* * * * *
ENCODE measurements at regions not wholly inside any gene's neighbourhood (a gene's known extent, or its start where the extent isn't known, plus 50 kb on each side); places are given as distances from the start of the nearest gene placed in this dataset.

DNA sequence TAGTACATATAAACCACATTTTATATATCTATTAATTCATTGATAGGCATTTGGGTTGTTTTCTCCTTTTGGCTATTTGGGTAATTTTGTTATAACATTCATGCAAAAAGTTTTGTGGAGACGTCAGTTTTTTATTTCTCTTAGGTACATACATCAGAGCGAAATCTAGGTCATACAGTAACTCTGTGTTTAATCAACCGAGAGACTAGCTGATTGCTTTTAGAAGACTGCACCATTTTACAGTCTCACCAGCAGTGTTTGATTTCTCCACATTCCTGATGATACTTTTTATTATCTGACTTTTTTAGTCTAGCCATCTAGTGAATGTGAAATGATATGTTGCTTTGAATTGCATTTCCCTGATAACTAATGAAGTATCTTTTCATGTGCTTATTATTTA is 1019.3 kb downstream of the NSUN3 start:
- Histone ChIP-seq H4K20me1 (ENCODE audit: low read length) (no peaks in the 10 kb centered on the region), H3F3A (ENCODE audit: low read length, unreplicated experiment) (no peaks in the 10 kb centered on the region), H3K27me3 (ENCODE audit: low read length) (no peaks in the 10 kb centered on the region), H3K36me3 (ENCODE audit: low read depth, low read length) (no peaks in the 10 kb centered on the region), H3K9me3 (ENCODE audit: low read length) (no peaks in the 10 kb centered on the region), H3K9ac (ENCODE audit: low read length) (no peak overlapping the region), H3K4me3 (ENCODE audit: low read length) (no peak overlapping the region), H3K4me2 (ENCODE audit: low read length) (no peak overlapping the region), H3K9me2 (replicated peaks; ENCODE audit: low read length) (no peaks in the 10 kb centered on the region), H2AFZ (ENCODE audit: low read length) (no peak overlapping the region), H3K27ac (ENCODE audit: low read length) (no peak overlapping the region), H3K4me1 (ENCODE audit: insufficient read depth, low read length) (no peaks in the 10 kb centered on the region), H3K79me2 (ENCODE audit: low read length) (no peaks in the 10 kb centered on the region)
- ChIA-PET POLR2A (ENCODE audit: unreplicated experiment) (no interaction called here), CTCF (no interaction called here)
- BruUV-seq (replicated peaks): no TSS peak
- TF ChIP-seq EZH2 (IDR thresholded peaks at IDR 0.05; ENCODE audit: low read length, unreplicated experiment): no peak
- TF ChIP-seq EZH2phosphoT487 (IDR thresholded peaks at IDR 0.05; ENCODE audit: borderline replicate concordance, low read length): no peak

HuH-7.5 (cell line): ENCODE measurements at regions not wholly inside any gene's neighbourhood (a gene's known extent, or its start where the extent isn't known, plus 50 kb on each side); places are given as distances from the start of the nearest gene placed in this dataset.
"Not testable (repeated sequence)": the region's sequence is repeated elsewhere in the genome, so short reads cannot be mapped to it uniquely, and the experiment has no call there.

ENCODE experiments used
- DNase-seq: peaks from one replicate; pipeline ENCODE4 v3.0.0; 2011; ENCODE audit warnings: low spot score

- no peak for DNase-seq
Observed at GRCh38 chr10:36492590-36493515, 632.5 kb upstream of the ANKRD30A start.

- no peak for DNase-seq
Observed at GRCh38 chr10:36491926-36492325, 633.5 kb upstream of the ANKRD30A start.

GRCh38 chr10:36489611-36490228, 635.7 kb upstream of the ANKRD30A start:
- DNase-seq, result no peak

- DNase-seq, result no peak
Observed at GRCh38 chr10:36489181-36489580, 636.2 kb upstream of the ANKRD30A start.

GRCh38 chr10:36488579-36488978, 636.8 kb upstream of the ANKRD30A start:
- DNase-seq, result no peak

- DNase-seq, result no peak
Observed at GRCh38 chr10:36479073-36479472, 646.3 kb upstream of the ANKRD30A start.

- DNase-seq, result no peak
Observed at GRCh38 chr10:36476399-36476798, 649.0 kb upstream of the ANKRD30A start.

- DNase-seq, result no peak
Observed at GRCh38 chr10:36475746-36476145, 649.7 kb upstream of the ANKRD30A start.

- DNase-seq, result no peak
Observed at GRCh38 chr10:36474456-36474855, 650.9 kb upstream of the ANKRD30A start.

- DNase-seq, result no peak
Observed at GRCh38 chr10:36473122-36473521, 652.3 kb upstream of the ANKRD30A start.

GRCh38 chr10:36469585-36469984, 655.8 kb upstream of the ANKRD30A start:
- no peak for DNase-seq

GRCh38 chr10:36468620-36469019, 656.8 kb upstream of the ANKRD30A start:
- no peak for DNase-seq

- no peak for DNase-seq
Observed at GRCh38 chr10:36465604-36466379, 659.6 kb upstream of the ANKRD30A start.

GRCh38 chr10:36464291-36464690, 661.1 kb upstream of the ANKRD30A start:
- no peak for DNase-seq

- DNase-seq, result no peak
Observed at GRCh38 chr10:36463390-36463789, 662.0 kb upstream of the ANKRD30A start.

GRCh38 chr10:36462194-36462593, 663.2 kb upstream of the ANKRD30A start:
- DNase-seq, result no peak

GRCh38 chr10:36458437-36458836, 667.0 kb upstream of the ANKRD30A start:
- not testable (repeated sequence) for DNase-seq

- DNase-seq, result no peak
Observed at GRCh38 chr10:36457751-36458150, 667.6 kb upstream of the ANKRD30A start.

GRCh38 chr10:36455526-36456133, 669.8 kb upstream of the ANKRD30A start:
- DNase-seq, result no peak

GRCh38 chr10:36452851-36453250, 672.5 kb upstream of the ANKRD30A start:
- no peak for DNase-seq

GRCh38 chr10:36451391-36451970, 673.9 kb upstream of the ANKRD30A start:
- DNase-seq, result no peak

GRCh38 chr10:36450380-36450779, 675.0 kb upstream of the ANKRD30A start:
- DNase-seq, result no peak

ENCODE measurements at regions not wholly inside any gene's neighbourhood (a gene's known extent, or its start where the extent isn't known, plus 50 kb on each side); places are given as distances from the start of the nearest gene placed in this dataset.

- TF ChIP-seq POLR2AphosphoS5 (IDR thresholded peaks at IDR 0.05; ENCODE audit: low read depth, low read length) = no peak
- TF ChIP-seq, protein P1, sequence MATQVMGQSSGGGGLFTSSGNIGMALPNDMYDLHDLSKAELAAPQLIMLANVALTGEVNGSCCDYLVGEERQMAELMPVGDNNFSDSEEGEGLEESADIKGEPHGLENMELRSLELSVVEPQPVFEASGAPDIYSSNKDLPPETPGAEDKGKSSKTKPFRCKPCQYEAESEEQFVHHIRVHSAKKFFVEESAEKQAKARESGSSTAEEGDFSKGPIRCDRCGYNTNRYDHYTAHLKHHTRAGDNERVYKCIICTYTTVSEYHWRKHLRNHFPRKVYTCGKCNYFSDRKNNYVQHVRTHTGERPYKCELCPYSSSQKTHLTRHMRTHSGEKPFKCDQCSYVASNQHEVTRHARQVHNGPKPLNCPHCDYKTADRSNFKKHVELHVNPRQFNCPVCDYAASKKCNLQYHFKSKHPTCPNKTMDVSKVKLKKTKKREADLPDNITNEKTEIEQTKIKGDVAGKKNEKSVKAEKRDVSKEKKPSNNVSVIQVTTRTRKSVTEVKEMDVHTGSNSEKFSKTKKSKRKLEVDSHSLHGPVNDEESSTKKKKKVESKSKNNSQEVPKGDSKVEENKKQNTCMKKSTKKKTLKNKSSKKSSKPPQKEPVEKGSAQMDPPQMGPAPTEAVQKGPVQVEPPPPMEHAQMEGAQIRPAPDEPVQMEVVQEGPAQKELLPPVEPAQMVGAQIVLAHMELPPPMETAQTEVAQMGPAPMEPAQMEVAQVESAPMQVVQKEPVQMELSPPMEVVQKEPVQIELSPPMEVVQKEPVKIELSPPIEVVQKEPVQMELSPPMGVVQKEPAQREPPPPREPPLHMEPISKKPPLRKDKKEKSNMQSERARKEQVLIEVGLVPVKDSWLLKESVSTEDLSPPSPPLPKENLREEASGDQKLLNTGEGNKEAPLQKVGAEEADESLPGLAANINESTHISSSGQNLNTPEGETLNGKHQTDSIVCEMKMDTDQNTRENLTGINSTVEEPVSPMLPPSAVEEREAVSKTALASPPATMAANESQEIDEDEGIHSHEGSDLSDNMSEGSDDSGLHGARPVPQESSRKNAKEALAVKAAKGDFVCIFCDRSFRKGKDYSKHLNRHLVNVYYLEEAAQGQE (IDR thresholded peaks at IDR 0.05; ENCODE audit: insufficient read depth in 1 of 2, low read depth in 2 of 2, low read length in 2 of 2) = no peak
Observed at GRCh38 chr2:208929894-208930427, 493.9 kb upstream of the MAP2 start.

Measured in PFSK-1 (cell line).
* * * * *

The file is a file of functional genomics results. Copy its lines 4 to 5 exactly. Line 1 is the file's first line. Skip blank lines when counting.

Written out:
- ChIA-PET POLR2A (ENCODE audit: unreplicated experiment) (no interaction called here), CTCF (no interaction called here)
- BruUV-seq (replicated peaks): no TSS peak